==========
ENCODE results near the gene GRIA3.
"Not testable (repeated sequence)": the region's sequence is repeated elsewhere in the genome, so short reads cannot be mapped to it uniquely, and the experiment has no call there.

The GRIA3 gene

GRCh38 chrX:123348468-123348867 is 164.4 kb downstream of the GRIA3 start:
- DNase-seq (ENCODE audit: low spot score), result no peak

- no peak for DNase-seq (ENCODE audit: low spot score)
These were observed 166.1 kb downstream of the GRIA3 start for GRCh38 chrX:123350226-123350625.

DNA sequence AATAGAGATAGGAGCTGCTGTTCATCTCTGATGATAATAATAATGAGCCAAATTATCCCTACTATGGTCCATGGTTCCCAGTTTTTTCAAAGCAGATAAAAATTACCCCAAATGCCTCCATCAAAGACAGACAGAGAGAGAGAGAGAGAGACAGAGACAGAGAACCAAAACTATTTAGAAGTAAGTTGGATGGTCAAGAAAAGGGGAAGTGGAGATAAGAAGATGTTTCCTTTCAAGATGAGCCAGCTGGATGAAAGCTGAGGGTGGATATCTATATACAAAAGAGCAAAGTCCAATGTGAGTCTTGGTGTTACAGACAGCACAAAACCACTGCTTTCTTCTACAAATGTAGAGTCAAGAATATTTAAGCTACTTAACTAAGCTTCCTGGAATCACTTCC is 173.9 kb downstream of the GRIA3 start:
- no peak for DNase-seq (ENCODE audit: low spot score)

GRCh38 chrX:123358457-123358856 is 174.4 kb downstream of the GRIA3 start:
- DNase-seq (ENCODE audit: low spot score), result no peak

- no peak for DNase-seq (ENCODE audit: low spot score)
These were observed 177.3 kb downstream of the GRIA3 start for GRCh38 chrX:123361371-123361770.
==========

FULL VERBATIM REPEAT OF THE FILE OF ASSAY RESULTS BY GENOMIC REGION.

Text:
ENCODE results near the gene GRIA3.
"Not testable (repeated sequence)": the region's sequence is repeated elsewhere in the genome, so short reads cannot be mapped to it uniquely, and the experiment has no call there.

The GRIA3 gene

GRCh38 chrX:123348468-123348867 is 164.4 kb downstream of the GRIA3 start:
- DNase-seq (ENCODE audit: low spot score), result no peak

- no peak for DNase-seq (ENCODE audit: low spot score)
These were observed 166.1 kb downstream of the GRIA3 start for GRCh38 chrX:123350226-123350625.

DNA sequence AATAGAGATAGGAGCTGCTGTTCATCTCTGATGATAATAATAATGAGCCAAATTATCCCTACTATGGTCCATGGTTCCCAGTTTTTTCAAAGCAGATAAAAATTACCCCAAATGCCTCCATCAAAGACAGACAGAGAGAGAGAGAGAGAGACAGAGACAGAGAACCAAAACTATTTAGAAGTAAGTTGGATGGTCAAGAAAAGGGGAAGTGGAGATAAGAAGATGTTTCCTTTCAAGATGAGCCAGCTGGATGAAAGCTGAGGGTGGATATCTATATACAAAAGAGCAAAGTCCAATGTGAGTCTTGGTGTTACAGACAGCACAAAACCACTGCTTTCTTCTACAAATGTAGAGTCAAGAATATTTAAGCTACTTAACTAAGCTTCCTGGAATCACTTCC is 173.9 kb downstream of the GRIA3 start:
- no peak for DNase-seq (ENCODE audit: low spot score)

GRCh38 chrX:123358457-123358856 is 174.4 kb downstream of the GRIA3 start:
- DNase-seq (ENCODE audit: low spot score), result no peak

- no peak for DNase-seq (ENCODE audit: low spot score)
These were observed 177.3 kb downstream of the GRIA3 start for GRCh38 chrX:123361371-123361770.